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Time for a Fresh Debate Over America’s Climate Policy

Politics and baseball have a great deal in common. In that respect, it’s only appropriate to quote one of America’s legendary ballplayers as the 111th Congress and President Barack Obama pledge to take bold steps to combat climate change. American voters have heard this before. The Clinton/Gore administration made the same promise but, in the end, looked at the consequences and blinked. [IMGCAP(1)]

In the words of Yogi Berra, “This is like déjà vu all over again.”

More than a decade ago, the United Nations, with strong support from Vice President Al Gore, drafted the Kyoto Protocol. The treaty imposed deep cuts in emissions for developed countries, proposing a 2012 target for the U.S. that was 7 percent below 1990 levels. But the Clinton administration never even sent the Kyoto treaty to the Senate for approval.

Given its impact on the European Union, voters should be thankful we passed.

Eleven years have elapsed, and in that time almost all EU nations, the major Kyoto signatories, have failed to meet their targets. Between 2000 and 2006, while America’s carbon dioxide emissions only increased 2.3 percent, the EU emissions jumped by 3.5 percent. (That’s even more significant when you account for the fact that our economic growth was much stronger.) Not only have the EU emissions policies missed their objectives, they have increased energy costs, stunted economic growth and spawned cheating in the carbon trading system.

Despite all of these environmental and economic failings of the EU cap-and-trade system, some U.S. legislators are currently pushing to impose a similar emissions scheme here in the States.

Going forward, Washington has three options. One, continue the present approach that relies on higher efficiency standards, new auto technology and lower emission technology. Two, mandate a cap-and-trade system. Three, impose a carbon tax. And since it’s unlikely that politicians will opt to maintain the status quo, the debate will largely boil down to the last two choices.

The Democratic Congressional leadership supports cap-and-trade, a system that sets a limit on emissions, reduces that limit over time, issues emission permits to covered industries and creates a market for trading permits. Though both policies will raise the price of energy, the increased costs under cap-and-trade will be hidden in the added costs of goods and services.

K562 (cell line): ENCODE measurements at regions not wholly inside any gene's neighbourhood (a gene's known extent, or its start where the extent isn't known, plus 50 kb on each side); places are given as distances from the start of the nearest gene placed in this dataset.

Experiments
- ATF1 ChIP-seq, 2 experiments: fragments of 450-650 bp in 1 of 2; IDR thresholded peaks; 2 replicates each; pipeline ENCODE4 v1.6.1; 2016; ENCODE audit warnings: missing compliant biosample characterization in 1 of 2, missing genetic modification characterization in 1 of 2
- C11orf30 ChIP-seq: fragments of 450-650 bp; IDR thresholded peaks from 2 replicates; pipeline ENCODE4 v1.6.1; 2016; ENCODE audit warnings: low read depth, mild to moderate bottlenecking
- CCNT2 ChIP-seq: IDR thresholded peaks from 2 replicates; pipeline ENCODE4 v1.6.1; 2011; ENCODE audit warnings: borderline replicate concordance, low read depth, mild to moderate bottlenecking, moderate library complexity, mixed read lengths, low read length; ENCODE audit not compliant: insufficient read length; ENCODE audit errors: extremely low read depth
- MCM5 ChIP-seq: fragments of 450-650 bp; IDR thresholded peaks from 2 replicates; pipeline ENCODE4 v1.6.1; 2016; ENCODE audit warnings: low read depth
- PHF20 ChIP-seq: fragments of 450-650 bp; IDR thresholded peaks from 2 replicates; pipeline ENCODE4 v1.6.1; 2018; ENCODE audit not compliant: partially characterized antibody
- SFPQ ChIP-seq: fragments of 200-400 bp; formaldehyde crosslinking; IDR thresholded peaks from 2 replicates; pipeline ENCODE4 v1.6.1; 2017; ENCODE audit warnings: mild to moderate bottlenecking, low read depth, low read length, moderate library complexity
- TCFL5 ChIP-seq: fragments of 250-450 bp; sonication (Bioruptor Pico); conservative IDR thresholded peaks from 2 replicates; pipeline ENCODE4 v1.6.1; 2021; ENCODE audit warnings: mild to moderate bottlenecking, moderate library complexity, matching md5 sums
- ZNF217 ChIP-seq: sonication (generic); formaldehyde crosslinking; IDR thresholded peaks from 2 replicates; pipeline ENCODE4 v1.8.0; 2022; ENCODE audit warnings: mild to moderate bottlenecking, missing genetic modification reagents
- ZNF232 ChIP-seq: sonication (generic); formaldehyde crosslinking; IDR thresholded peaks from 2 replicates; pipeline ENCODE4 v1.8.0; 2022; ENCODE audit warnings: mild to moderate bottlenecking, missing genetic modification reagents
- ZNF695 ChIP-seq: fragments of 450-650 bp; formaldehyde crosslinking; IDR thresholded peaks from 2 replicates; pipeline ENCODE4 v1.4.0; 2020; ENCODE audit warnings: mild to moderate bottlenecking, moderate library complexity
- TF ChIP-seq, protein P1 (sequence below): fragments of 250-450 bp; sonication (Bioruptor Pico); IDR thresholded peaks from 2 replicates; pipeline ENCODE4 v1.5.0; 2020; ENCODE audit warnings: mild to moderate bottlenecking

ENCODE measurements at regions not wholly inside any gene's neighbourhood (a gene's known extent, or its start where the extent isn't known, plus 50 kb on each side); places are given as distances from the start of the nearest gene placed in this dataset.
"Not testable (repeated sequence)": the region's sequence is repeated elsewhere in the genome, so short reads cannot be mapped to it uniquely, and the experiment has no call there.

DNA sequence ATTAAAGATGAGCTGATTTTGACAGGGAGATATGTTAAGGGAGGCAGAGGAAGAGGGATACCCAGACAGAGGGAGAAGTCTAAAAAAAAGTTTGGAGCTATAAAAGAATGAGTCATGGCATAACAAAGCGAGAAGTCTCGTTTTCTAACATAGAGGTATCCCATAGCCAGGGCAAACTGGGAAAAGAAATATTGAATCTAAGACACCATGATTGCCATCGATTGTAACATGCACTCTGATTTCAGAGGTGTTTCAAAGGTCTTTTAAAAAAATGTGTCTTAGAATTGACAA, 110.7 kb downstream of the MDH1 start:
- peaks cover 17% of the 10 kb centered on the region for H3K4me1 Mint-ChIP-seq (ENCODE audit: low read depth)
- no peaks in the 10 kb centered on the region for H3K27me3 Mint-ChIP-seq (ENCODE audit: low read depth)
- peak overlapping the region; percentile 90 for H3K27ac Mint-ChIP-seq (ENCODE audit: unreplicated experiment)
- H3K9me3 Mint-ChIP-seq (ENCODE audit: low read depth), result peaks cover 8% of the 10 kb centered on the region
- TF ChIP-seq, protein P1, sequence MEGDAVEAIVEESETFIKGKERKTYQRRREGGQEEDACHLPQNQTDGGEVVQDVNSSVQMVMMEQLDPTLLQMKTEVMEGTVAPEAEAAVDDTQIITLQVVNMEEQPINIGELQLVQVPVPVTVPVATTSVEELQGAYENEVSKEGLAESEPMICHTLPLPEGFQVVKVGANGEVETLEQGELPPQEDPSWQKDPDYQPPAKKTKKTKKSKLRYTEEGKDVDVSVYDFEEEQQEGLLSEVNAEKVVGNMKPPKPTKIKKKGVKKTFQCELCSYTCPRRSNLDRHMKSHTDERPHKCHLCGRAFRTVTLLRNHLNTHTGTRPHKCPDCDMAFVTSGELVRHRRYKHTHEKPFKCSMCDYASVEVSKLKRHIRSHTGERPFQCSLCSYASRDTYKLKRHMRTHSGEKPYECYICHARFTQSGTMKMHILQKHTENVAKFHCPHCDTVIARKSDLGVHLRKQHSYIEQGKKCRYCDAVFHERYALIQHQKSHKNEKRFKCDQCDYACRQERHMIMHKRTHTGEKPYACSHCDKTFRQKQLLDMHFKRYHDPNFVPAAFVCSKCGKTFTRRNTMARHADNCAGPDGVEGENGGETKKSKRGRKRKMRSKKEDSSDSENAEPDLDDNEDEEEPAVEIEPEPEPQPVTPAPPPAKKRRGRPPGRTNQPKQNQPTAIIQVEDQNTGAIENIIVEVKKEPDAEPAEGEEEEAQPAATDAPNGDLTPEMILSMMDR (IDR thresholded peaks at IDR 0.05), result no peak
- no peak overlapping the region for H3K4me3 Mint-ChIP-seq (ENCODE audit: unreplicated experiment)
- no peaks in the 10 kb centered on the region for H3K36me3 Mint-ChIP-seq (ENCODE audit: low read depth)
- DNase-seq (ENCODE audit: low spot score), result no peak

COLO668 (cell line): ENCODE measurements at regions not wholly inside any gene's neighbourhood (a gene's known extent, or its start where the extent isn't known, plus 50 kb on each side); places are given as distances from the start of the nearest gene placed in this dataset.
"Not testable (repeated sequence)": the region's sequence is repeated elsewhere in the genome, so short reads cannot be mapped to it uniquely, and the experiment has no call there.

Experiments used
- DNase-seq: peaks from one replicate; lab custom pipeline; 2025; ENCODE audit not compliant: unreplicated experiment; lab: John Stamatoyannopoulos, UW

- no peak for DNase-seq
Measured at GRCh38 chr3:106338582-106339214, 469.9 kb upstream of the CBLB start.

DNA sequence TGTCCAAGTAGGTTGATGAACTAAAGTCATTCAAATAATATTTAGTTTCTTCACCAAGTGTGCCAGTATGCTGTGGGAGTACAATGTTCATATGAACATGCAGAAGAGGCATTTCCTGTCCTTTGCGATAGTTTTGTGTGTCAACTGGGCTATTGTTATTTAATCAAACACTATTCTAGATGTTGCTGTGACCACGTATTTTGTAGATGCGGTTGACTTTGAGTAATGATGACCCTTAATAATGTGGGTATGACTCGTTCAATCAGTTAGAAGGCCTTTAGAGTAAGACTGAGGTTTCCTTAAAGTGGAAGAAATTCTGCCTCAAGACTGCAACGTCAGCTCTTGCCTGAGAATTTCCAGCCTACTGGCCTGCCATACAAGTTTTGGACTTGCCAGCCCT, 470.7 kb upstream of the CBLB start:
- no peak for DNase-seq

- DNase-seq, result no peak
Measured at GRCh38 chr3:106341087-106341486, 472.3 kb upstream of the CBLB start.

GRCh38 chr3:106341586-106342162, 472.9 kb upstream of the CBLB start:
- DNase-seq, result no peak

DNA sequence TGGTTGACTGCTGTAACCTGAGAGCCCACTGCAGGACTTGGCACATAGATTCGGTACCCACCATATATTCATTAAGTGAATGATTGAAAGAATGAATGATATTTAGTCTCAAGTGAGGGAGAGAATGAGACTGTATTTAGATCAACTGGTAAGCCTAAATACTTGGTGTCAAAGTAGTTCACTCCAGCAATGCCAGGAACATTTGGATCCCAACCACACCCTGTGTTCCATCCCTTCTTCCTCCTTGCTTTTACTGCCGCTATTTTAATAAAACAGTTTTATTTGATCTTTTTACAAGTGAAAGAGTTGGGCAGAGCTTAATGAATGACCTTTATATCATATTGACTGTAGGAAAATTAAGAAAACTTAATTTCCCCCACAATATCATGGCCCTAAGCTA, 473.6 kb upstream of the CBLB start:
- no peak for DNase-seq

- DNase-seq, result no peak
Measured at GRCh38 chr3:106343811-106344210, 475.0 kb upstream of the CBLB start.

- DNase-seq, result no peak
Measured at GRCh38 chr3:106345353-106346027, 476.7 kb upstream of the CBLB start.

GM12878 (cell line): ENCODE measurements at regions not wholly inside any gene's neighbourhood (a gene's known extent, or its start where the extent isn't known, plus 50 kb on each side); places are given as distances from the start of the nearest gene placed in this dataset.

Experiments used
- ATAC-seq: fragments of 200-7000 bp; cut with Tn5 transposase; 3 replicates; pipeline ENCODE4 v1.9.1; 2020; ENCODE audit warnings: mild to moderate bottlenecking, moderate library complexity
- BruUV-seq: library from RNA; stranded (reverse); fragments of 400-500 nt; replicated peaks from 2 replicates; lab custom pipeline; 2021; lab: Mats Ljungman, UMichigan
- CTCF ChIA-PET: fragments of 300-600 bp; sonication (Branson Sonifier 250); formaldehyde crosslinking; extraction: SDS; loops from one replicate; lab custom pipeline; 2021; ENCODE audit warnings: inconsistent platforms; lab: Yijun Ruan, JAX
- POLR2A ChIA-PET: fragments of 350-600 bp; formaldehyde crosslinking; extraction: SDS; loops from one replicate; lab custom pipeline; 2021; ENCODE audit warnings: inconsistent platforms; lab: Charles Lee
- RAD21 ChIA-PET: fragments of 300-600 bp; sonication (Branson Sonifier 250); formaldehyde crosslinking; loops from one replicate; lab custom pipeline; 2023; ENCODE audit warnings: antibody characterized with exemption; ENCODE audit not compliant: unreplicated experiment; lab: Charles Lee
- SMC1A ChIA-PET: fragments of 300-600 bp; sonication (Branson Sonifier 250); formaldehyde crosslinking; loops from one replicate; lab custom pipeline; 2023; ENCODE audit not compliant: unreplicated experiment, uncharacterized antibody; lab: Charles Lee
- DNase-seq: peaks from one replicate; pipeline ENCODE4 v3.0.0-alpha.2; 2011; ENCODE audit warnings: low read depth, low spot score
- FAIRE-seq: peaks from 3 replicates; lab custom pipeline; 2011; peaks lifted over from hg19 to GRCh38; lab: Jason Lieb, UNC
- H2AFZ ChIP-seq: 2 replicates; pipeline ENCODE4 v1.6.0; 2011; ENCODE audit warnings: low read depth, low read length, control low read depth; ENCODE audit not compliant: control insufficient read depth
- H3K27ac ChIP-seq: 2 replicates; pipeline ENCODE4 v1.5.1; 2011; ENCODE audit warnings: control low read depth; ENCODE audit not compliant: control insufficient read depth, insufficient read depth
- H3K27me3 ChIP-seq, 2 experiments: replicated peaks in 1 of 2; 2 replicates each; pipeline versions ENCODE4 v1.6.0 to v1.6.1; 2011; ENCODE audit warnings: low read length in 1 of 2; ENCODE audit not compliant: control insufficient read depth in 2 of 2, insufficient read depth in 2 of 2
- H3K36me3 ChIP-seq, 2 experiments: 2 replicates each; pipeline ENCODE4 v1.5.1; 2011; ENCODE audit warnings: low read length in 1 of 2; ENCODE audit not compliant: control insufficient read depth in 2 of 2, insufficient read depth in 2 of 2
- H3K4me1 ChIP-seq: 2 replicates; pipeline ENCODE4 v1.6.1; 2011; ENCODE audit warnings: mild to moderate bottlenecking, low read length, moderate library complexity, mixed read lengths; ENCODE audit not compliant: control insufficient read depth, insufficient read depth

In reality, it’s a stealth tax. It requires an elaborate bureaucracy to operate, administer and enforce it. And unlike a direct tax, cap-and-trade spawns vested interests that will lobby hard to protect their interests and preserve the system. In theory, cap-and-trade is intended to stabilize energy prices and provide incentives to develop new technologies.

There are serious doubts whether it will accomplish either.

A carbon tax, the option favored by an increasing number of economists and analysts, places a price on carbon and then allows the market to respond. These taxes add to the cost of emission-producing energies and, as such, create incentives to find alternatives without enriching traders and promoting the kind of lobbying that’s inevitable with cap-and-trade.

In contrast to a CO2 trading market, the government policies responsible for higher prices under a carbon tax are clearly visible to consumers. On top of that, the resulting increased prices could be offset by reducing the payroll tax, putting more money into the hands of workers. That means this policy will advantage average Americans rather than Wall Street traders while still discouraging carbon emissions.

Given the current economic pain and disruption generated by the financial sector meltdown, it’s difficult to understand why so many continue to favor a more complex, opaque system over a simpler, more transparent one. Without transparency, there’s less chance of accountability, leaving voters vulnerable to further exploitation of financial instruments.

In his inaugural address, Obama indicated he would oppose government programs that don’t work. And to date, there’s no convincing evidence that cap-and-trade will work or that it would work as well as a carbon tax.

So before America’s leaders drag the public through a decade-old debate “all over again,” Congress should take a fresh, objective, and careful look at all of our policy options.

Good public policy makes for good politics. And the advantages of a carbon tax are good public policy.

William O’Keefe, chief executive officer of the Marshall Institute, is president of Solutions Consulting Inc.

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